Will my bell peppers produce fruit?

basilette(8b)June 4, 2008

So I've got two bell pepper plants, "Big Bertha" and "Summer gold," that haven't started producing fruit yet. I planted them in mid-March in soil that had been prepared with a 4-6-6 organic fertilizer. They get full sun, and they are right next to 3 hot pepper plants that have been producing well for a couple months already.

These bells have flowered, and they should have reached maturity about 20 days ago, according to the labels. In May I fed them with a 6-12-6 liquid fertilizer. Are these guys gonna fruit or what?

Only thing I can figure is that they have been stressed out - we got a couple 40-degree days about a week after I planted them, and they have been through 2 hail storms that ripped off a few of their leaves. Also, temps have been about 10 degrees hotter than average here for the past week or two. But the hot peppers went through the same things, and they are just dandy! Where did I go wrong?

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wild_forager

I'm going to take a guess and say those 40 degree nights did them in. Peppers are very sensitive to cold. Were the hot peppers put in at the same time or later?

    Bookmark   June 4, 2008 at 10:45AM
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westtexan(7b)

It could also be the temps are too high. You said it has been 10 degrees warmer than average. If it's been consistently in the mid to upper 90s, I have found that bell peppers don't get pollinated. It's happening to me now. The hot peppers are still able to, but not the bells. I transplanted some bells in April last year and didn't get any fruit until late Sept. If I could find some shade cloth at a good price, I might try that this summer.

    Bookmark   June 4, 2008 at 11:18AM
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billv(z6 WVA)

Don't give up on them yet. I have had unusually late bell pepper crops in two of the last three years and they came through in late Aug-early Sept. I did nothing but keep the plants watered and they finally came on. I should add that my suggestion to not give up is based partly on what would for me be a lack of alternatives at a point in the season(after flowering) comparable to where you seem to be.

    Bookmark   June 4, 2008 at 11:35AM
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digdirt2(6b-7a No.Cent. AR HZ8 Sun-35)

Peppers are self-fertile, they pollinate themselves. But high temps - 90 degrees plus days or below 55 degree nights - turns the pollen tacky and infertile just as with tomatoes. So what have your day and night time temps been?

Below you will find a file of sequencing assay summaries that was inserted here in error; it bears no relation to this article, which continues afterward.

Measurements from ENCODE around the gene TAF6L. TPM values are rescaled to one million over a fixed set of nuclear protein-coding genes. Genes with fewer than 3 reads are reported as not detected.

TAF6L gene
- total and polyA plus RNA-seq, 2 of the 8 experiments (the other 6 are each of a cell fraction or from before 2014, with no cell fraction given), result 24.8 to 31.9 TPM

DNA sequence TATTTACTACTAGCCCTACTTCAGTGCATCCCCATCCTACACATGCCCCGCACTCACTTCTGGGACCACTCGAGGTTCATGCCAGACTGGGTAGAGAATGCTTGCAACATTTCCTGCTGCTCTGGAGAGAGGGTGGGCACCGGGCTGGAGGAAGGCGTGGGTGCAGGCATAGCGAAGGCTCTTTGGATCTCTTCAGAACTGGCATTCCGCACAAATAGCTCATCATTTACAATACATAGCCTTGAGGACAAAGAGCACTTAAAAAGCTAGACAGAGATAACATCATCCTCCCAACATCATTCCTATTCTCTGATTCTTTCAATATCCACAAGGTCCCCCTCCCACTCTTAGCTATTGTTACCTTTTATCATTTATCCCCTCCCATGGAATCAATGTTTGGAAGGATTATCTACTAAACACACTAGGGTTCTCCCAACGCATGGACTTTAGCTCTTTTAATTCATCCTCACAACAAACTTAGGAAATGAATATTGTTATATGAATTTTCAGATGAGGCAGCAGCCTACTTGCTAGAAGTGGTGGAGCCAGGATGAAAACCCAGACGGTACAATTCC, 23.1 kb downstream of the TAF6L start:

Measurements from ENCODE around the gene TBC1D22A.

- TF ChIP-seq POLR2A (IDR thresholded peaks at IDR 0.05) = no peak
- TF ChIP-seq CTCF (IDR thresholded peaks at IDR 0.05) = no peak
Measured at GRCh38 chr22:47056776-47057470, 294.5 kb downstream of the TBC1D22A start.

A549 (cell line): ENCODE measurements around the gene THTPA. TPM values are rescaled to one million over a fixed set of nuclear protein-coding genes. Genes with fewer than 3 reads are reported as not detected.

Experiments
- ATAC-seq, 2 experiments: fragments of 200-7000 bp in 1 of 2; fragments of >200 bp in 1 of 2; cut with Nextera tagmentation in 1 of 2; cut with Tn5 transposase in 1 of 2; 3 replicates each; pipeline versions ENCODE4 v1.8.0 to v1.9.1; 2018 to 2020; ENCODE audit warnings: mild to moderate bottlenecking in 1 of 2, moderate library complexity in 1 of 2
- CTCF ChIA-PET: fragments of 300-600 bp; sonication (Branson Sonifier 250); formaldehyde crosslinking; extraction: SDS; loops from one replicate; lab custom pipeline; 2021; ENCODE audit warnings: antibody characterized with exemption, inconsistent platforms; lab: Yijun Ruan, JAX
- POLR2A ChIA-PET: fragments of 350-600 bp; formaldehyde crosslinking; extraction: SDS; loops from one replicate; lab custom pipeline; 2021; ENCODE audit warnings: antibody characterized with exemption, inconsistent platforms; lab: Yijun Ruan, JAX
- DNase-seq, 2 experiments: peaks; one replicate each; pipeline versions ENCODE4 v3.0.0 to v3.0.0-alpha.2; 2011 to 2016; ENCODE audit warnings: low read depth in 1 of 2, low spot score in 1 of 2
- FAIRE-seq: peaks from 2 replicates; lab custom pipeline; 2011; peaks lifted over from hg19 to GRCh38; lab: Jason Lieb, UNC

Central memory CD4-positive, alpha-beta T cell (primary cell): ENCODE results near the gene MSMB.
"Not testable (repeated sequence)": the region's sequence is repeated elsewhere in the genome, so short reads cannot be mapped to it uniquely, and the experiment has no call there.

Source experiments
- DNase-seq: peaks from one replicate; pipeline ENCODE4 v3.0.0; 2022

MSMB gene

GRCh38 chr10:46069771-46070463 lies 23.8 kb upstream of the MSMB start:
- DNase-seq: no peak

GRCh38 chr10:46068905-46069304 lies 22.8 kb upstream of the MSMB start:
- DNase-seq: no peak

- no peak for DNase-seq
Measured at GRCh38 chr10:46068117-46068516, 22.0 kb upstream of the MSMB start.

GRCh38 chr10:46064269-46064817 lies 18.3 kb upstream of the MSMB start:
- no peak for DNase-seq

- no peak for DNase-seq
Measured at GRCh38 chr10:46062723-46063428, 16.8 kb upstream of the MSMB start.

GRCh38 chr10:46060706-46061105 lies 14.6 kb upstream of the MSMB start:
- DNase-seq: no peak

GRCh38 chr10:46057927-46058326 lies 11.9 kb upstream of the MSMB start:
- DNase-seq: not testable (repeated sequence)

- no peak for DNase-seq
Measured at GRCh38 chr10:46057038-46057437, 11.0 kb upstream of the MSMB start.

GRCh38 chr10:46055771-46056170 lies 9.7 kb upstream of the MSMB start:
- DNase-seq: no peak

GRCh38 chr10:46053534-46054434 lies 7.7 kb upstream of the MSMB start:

Some hot pepper varieties will tolerate the heat and still set fruit much better than sweets or bells.

It is called "blossom drop" and there is a FAQ here all about it that a search will pull up for you or you can just click on the FAQ link on the forum front page.

Also may want to keep in mind that planting peppers too early (before the soil temps are in the mid-70's) can often lead to stunted growth and poor production. So next year, check your soil temps before planting. If the soil is warm enough, they will tolerate the cooler air temps with no problems.

I'd give them some time because once the day air temps cool off a bit they will set fruit.

Dave

    Bookmark   June 4, 2008 at 11:39AM
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ristau5741(6)

for millions of years, plants have survived by producing fruits, genetically programmed and a desire to procreate,
they will fruit, they must, or die trying, its in the genetic code.

To what extent remains unknown.

    Bookmark   June 4, 2008 at 12:06PM
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basilette(8b)

Thanks for the input guys ... I'm sure the wacky temps have had something to do with it. I did plant all my peppers (bell and hot) at the same time ... they had 2 cold days shortly after planting, then mild temps (70-80 degree days, 50-70 degree nights) up until about 2 weeks ago. We've had quite a few mid-90s+ days since then (thank you Texas sun)!

Do they need more supplemental water during high-90s temps than hot peppers do?

    Bookmark   June 4, 2008 at 1:05PM
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mrmulcher

they will produce just have some patience if you have alot of bees around they will produce faster i grew some in pots last year and the temp was well above 95 and they produced more than i wanted to eat just give them time...as for fertilizer try some fish emulsion and seaweed mixed together and spray the solution on your plants after they have cooled down from the sun

    Bookmark   June 4, 2008 at 2:40PM
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desertgirl

Last year, my bells did not produce any peppers until late summer/early fall when the weather finally cooled down. The crop was pretty decent when they did decide to fruit though. My hot peppers produced all summer.

This year, I planted my garden mid-March, same as last year. Most everything is thriving, flowering, and fruiting up a storm. Except my peppers...they are only about 4 inches tall. Not sure what is going on, but I'll wait it out and see if they have a growth spurt...not sure what else I can do?

    Bookmark   June 4, 2008 at 7:44PM
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